Lego wants to ‘rebuild the world’ in first global brand campaign for 30 years
Lego is urging the next generation to “rebuild the world” in the tagline of its first global brand campaign for 30 years.
While the iconic toy company is no stranger to advertising—and could be said to have created the mother of all of branded content franchises with the “Lego Movie” series—it is hoping the new campaign will extend its appeal “beyond” the toy industry and get consumers thinking about it as a brand that stands for creativity, resilience, problem-solving and making the world a better place.
“We see our role as a global force that can inspire creativity,” says Remi Marcelli, senior vice president, head of the company’s in-house creative agency the Lego Agency, which briefed Paris-based BETC to create the campaign 18 months ago. He describes the campaign as the brand’s “most ambitious” to date: “We have proven ourselves in the toy industry and now it’s about more than toys.”
The aim, he says, is to appeal to people who “respect Lego but who don’t necessarily value it as a creative experience” while at the same time creating something “never seen before” that will impress fans of the brand.
The campaign kicks off with a TV spot, directed by Super Bowl veterans Traktor, in the form of a madcap romp about a rabbit trying to escape from a hunter. It starts as a blend of CGI and live action, with a chase through a colorful world involving fire-breathing dragons, flying cars, cops, toboggans and more. Although Lego aficionados may spot plenty of clues and 'Easter Eggs' along the way, it’s only revealed at the end that the world is in fact a brick fantasy. (Sort of the opposite of “The Lego Movie”, where we find out late on that the whole brick story is a real-life fantasy of a creative kid trying to outwit his restrictive Dad.)
Every character, animal and vehicle is based on an existing or past Lego toy, so heads spin 360 degrees, everyday objects are outsized and more. What’s more, each object in the film was made in exact proportion to its equivalent Lego brick.
Alongside the film, an outdoor and digital outdoor campaign, also with the “Rebuild the World” tagline, will run in cities including London, Paris, Beijing, Mexico City, Berlin, San Francisco and New York. Outdoor creative touches on several topical and even semi-political issues, with references to climate change, transgender and more as well as some simply light-hearted images.
For example: Batman rides a push bike, flowers come out of a car’s exhaust, a Lego bride carries a groom in her arms and a lineup of three cheerleaders includes one with a beard. Others are more light-hearted and fun, like a shark carrying a surf board. The bricks were deliberately photographed in high res detail like a pieces of art to give them the feel of luxury items.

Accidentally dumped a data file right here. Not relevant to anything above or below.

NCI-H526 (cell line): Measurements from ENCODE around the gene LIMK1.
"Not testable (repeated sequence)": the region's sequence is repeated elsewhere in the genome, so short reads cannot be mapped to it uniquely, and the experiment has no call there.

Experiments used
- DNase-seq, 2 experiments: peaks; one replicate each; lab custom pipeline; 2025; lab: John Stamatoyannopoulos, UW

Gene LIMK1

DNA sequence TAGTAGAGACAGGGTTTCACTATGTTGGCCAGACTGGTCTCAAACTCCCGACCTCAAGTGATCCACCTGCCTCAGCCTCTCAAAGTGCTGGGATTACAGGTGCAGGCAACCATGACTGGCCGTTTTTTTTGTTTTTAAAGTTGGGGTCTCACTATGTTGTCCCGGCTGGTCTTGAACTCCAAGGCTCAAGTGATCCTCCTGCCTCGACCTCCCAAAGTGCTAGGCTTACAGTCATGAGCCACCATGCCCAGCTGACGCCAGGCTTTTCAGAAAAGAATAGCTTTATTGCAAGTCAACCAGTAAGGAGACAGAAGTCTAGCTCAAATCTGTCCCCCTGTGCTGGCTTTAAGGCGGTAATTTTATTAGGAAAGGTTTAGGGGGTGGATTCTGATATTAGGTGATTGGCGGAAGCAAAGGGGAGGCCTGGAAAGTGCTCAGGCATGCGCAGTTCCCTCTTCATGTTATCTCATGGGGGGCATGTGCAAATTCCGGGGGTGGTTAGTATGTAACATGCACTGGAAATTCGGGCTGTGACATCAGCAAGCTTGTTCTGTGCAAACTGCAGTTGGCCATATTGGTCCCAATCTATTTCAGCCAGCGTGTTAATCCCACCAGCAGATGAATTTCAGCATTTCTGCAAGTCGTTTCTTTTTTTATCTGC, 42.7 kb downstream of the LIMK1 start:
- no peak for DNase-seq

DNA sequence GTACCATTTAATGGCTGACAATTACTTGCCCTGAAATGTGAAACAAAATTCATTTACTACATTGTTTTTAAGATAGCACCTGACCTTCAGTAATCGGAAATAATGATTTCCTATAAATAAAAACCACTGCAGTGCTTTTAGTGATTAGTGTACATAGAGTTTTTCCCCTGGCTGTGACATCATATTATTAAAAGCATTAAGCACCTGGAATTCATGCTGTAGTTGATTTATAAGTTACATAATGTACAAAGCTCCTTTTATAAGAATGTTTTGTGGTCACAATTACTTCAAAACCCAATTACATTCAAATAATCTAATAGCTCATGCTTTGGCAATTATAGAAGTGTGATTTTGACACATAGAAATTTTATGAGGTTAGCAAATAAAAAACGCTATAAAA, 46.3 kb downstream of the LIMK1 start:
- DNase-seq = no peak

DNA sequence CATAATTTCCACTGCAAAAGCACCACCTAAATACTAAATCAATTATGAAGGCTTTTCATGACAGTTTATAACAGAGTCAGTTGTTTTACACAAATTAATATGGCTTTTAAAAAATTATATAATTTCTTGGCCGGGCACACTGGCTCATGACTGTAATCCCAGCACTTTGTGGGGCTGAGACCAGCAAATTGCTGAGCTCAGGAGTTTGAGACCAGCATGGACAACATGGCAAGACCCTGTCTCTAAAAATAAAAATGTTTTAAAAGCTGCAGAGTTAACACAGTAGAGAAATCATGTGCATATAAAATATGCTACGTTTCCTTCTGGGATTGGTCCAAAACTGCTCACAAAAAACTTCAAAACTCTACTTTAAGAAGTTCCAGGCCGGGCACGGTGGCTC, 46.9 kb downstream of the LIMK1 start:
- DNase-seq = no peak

Rémi Marcelli, senior vice president, head of the Lego Agency, says he stated with a brief to "trigger curiosity and make people pay attention.’ That’s the thinking behind the CGI/live action film rather than, say, a world made out of bricks, which could have been too similar to “The Lego Movie.”
But Lego also wanted to remind the world of the value of the brand in stimulating the creativity of children – not just in play but in creative problem solving skills. “We want to inspire and develop the people of tomorrow,” says Marcelli. “Today’s kids playing with Lego could be the doctors, architects and town planners of the future.”
“The 'rebuild the world' line resonates very deeply today,” adds Rémi Babinet, founder and creative director of BETC, which put its former Evian creative team to work on the brief. “So we created a world where incredible things are possible, but it is a real world. It’s an optimistic view of the world, but it’s also saying we can do better.”
The 500-strong internal agency Lego works with other agencies on an ad-hoc basis, and appointed BETC in order to “stretch the tone of voice” for the brand, says Marcelli. “As an in-house agency there is a tendency to protect the brand so that is why we chose to work with an external partner.”
In terms of audience, the campaign is designed to be meaningful and entertaining for both parents and kids. Lego fans will spot fun references, including Lego’s first wooden duck toys, a dragon wearing Jeremy Scott Adidas trainers and a life-size replica of the Lego House in Billund. Real life characters like police offers wear replicas of the exact costumes worn by their Lego minifigure counterparts (10 people alone worked on the costumes for the ad.) Production took 18 months, with nine in post-production.
The campaign breaks today in 14 countries in what Marcelli hopes will be a “big thunderclap moment” for the Lego brand. Julia Goldin, executive VP / Global CMO at Lego, adds: “Rebuild the world is our playful and optimistic point of view on society. It’s an invitation to see the world from the eyes of kids, who only see possibilities. The need for creativity has never been greater and Lego building can play a role. No matter how good something is, kids can always reimagine a better version of it.”